Transformations, by Ruangsak Anuwatwimon, is certainly the most fascinating piece in the exhibition. It's a sculpture of a whale's heart made from human ashes, similar to Ruangsak's Ash Heart Project installation shown at BACC in 2011.

The exhibition is intended to promote whale conservation, though whales have traditionally been associated with the art of scrimshaw. (E Norman Flayderman's book Scrimshaw & Scrimshanders is a comprehensive guide to these engraved whale bones and teeth.) ห้องเรียนวาฬไทย will close on 16th August.

Friday, 7 August 2015

Baroque 1620-1800

Baroque 1620-1800
The Victoria & Albert Museum (London) held a major exhibition on Baroque art in 2009. The lavishly illustrated exhibition catalogue, Baroque 1620-1800: Style In The Age Of Magnificence, was edited by Michael Snodin and Nigel Llewellyn.

The catalogue is organised thematically rather than chronologically or geographically, though co-editor Snodin's chapter on The Baroque Style provides a useful overview. Snodin argues that the Baroque was "the first style to appear in both world hemispheres and all the continents except for Australasia." The catalogue takes a suitably international approach, creating a comprehensive survey of Baroque decorative arts and architecture.

Baroque 1620-1800 is a companion to two earlier, equally comprehensive V&A surveys: Art Nouveau 1890-1914 (published in 2000) and Art Deco 1910-1939 (published in 2003). These three books illustrate the gradual decline of decoration, from the unrestrained ornamentation of the Baroque to the modern, decorative Art Nouveau and the streamlined Art Deco.

Bronze

Bronze
Bronze, a major exhibition held at the Royal Academy of Arts (London) in 2012, featured 150 bronze sculptures, vessels, and decorative objects. The stunning exhibition catalogue, edited by David Ekserdjian, includes large colour plates with detailed photographs of each object, and comprehensive essays on the international history of bronze sculpture.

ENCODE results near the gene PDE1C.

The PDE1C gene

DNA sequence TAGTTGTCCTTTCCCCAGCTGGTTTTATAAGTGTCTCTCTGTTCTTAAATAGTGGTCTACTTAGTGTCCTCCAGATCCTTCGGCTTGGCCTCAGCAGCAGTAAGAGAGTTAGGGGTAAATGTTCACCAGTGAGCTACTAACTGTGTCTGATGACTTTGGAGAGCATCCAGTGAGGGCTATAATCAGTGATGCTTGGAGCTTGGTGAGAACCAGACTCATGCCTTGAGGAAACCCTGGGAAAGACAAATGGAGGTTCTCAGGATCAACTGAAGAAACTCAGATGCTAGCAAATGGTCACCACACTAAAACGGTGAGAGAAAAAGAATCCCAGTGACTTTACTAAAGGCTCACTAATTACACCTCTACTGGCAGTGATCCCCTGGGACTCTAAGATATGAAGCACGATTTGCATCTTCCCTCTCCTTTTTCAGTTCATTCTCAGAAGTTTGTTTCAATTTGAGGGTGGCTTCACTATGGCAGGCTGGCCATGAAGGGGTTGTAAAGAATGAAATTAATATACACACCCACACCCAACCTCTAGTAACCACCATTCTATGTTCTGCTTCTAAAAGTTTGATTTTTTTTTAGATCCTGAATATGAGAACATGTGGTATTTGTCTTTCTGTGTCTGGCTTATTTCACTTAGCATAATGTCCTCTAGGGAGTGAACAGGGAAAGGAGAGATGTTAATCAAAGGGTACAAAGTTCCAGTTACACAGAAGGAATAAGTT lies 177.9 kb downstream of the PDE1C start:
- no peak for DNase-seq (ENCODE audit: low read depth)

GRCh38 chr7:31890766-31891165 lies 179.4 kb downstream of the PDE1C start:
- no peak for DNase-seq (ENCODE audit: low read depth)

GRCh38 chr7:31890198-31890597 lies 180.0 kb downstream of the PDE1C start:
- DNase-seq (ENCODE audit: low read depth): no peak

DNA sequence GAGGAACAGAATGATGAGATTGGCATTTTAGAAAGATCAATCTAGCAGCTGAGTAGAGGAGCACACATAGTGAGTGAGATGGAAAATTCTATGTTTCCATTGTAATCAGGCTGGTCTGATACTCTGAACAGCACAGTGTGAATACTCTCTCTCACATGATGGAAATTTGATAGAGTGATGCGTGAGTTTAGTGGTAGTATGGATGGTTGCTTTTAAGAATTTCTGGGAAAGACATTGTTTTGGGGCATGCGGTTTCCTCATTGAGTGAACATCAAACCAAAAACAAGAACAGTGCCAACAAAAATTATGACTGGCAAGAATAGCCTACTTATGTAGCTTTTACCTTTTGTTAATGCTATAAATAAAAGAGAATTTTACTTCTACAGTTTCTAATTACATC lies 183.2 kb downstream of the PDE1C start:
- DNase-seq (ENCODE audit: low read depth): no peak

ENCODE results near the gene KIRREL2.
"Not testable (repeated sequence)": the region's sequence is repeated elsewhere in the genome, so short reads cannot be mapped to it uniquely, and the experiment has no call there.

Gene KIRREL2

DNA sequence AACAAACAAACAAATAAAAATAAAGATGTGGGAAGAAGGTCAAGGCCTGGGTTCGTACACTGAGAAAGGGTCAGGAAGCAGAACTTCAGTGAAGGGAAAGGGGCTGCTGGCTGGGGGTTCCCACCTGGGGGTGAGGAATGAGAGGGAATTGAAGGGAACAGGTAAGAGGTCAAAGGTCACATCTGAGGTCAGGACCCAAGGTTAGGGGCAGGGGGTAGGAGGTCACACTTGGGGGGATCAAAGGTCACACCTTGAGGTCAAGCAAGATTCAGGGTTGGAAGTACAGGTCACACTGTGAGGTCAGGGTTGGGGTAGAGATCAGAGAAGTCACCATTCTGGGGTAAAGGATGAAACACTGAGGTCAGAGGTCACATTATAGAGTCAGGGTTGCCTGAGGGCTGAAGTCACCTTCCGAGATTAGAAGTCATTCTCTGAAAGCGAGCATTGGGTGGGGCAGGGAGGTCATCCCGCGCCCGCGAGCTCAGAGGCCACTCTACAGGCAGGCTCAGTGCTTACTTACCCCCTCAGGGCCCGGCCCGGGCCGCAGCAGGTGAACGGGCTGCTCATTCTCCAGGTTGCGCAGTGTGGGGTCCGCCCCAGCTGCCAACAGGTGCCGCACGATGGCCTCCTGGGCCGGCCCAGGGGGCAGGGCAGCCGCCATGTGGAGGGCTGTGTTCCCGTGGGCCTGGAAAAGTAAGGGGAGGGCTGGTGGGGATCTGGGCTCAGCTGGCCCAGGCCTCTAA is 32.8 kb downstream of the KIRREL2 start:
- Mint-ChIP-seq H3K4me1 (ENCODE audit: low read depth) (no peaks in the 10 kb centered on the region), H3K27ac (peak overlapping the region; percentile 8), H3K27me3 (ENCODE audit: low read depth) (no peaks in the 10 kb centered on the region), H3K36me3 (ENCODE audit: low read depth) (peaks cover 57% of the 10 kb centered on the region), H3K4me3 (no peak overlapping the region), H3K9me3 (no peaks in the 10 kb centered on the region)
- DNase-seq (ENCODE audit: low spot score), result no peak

The exhibition included two sculptures of bacchants riding on panthers, and the catalogue notes that "[t]he authorship of these two impressive groups has been much debated, but remains unresolved." Earlier this year, they were finally and conclusively attributed to Michelangelo.

Wilhelm Lubke's History Of Sculpture (1872) was "the first time the attempt has been made to write a general history of plastic art." Carola Giedion-Welcker wrote the first history of modern sculpture, Modern Plastic Art (1937; expanded in 1954 as Contemporary Sculpture). Sculpture (1986-1991; reprinted by Taschen), edited by Georges Duby and Jean-Luc Daval, remains the most comprehensive history of sculpture available.

Washi

Washi: The Art Of Japanese Paper
In 2013, Norwich University in the UK held an exhibition of Japanese paper ('washi' or 和紙), featuring historical examples from the Harry Parkes collection (at the Royal Botanic Gardens, Kew) and contemporary examples from the Soul of Japan collection (Kyoto, Japan). The catalogue accompanying the exhibition - Washi: The Art Of Japanese Paper, by Nancy Broadbent Casserley - is a slim book, though it's almost unique in its focus on the art (rather than craft) of washi.

Paper-making was a significant cottage industry throughout Japanese history, and washi was used for interior decoration, clothing, accessories, toys, and packaging. It remains "a deeply evocative and significant material, craft and art form in Japan." Most of the examples illustrated in Casserley's book are decorated with floral motifs or geometric patterns, like sheets of wallpaper. Unfortunately, the historical examples are all unattributed and undated (though they're circa 1860s), and the contemporary examples are also undated.